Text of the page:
I have many times had a sense of the glory of the Third Person in the Trinity, and his office of Sanctifier; in his holy operations, communicating divine light and life to the soul. God, in the communications of his Holy Spirit, has appeared as an infinite fountain of divine glory and sweetness; being full and sufficient to fill and satisfy the soul; pouring forth itself in sweet communications; like the sun in its glory, sweetly and pleasantly diffusing light and life. And I have sometimes had an affecting sense of the excellency of the Word of God, as the word of life; as the light of life; a sweet, excellent, life-giving, word; accompanied with a thirsting after that word, that it might dwell richly in my heart.
Often, since I lived in this town, I have had very affecting views of my own sinfulness and vileness; very frequently to such a degree as to hold me in a kind of loud weeping, sometimes for a considerable time together; so that I have often been forced to shut myself up. I have had a vastly greater sense of my own wickedness, and the badness of my heart, than ever I had before my conversion. It has often appeared to me, that if God should mark iniquity against me, I should appear the very worst of all mankind; of all that have been since the beginning of the world to this time; and that I should have by far the lowest place in the world to this time; and that I should have by far the lowest place in hell. When others, that have come to talk with me about their soul concerns, have expressed the sense they have had of their own wickedness by saying, that it seemed to them, that they were as bad as the devil himself; I thought their expressions seemed exceeding faint and feeble, to represent my wickedness.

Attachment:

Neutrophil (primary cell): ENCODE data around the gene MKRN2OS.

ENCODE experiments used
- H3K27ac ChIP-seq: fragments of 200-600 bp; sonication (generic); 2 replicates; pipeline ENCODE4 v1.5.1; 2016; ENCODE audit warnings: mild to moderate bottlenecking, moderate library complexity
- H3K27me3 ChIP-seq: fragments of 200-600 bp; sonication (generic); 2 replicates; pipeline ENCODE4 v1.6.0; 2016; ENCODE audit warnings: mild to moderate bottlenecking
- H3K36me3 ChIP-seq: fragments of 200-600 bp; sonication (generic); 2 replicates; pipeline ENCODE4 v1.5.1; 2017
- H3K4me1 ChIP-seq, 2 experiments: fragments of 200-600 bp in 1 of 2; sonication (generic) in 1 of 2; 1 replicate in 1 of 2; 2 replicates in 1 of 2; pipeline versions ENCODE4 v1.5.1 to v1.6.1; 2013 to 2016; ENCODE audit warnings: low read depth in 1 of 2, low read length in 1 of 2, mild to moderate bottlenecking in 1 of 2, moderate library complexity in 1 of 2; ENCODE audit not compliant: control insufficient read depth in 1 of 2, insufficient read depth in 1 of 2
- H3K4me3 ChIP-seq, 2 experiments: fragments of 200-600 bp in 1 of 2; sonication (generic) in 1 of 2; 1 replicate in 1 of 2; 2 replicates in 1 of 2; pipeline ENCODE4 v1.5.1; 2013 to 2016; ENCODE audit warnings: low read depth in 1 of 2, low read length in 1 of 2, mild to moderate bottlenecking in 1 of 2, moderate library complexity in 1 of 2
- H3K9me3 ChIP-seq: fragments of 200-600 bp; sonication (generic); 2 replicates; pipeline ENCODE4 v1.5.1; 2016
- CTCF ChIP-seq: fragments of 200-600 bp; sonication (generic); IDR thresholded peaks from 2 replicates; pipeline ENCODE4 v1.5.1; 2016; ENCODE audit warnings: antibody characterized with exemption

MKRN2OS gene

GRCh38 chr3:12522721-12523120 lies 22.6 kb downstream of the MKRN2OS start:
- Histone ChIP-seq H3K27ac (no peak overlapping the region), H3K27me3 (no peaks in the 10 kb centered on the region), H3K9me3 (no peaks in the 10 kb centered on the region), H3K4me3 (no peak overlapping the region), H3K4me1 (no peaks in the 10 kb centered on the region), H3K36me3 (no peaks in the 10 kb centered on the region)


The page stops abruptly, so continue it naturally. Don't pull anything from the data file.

My wickedness, as I am in myself, has long appeared to me perfectly ineffable, and swallowing up all thought and imagination; like an infinite deluge, or mountains over my head. I know not how to express better what my sins appear to me to be, than by heaping infinite upon infinite, and multiplying infinite by infinite. Very often, for these many years, these expressions are in my mind and in my mouth, “Infinite upon infinite — Infinite upon infinite!” When I look into my heart, and take a view of my wickedness, it looks like an abyss, infinitely deeper than hell. And it appears to me, that were it not for free grace, exalted and raised up to the infinite height of all the fullness and glory of the great Jehovah, and the arm of his power and grace stretched forth in all the majesty of his power, and in all the glory of his sovereignty, I should appear sunk down in my sins below hell itself; far beyond the sight of every thing, but the eye of sovereign grace, that can pierce even down to such a depth. And yet, it seems to me that my conviction of sin is exceeding small and faint; it is enough to amaze me, that I have very little sense of my sinfulness. I know certainly, that I have very little sense of my sinfulness. When I have had turns of weeping for my sins, I thought I knew at the time that my repentance was nothing to my sin.